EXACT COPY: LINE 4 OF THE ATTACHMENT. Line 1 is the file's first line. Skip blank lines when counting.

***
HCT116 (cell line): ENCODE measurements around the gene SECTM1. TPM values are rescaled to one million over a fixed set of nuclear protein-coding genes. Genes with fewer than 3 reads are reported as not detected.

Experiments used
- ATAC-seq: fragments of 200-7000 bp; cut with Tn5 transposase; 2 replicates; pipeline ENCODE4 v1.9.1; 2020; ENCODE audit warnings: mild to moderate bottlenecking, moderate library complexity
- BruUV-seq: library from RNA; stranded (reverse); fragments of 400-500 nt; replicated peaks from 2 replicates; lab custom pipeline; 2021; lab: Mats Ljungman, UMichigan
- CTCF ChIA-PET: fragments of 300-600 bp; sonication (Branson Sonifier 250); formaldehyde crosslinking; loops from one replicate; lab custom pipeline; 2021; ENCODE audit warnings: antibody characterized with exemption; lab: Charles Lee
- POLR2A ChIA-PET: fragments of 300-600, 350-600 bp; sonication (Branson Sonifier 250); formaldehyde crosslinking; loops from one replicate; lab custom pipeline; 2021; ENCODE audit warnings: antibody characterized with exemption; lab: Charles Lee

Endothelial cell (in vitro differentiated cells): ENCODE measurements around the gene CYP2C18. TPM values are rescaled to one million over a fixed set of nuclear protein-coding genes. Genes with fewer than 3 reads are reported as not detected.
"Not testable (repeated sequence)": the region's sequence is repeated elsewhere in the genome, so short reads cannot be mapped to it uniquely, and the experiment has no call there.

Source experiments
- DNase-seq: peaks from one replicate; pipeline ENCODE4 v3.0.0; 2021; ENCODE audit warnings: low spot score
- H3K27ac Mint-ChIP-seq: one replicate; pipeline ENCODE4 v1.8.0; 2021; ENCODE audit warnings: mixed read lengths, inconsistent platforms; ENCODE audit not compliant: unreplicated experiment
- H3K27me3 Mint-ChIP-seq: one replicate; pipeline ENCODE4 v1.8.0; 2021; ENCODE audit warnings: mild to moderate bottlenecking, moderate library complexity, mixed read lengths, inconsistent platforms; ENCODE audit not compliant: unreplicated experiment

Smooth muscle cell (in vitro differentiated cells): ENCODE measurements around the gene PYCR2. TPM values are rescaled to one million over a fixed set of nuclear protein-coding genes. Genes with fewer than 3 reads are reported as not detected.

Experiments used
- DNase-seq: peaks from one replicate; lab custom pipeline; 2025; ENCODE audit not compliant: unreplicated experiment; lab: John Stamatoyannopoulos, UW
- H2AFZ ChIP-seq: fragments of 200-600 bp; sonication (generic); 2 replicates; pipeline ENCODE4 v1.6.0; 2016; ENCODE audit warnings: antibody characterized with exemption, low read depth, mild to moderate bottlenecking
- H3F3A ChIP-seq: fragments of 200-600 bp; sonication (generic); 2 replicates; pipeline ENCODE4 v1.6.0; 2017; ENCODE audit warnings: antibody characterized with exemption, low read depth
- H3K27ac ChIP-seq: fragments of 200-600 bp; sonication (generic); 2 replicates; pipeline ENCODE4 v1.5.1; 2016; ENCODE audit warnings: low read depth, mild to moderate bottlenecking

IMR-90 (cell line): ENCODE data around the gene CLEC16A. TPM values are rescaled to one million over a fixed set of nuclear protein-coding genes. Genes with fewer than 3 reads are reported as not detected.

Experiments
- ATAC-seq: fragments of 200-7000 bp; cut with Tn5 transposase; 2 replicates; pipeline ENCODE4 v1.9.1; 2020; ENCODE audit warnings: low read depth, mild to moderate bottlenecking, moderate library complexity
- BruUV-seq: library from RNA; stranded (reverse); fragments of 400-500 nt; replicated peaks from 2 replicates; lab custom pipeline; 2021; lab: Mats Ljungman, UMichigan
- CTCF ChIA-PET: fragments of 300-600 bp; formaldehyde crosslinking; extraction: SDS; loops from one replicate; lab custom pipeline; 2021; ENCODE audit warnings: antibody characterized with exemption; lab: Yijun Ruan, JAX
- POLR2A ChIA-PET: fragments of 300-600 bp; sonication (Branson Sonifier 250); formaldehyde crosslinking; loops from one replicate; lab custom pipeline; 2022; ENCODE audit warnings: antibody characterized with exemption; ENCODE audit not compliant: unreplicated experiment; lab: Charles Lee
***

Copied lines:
- BruUV-seq: library from RNA; stranded (reverse); fragments of 400-500 nt; replicated peaks from 2 replicates; lab custom pipeline; 2021; lab: Mats Ljungman, UMichigan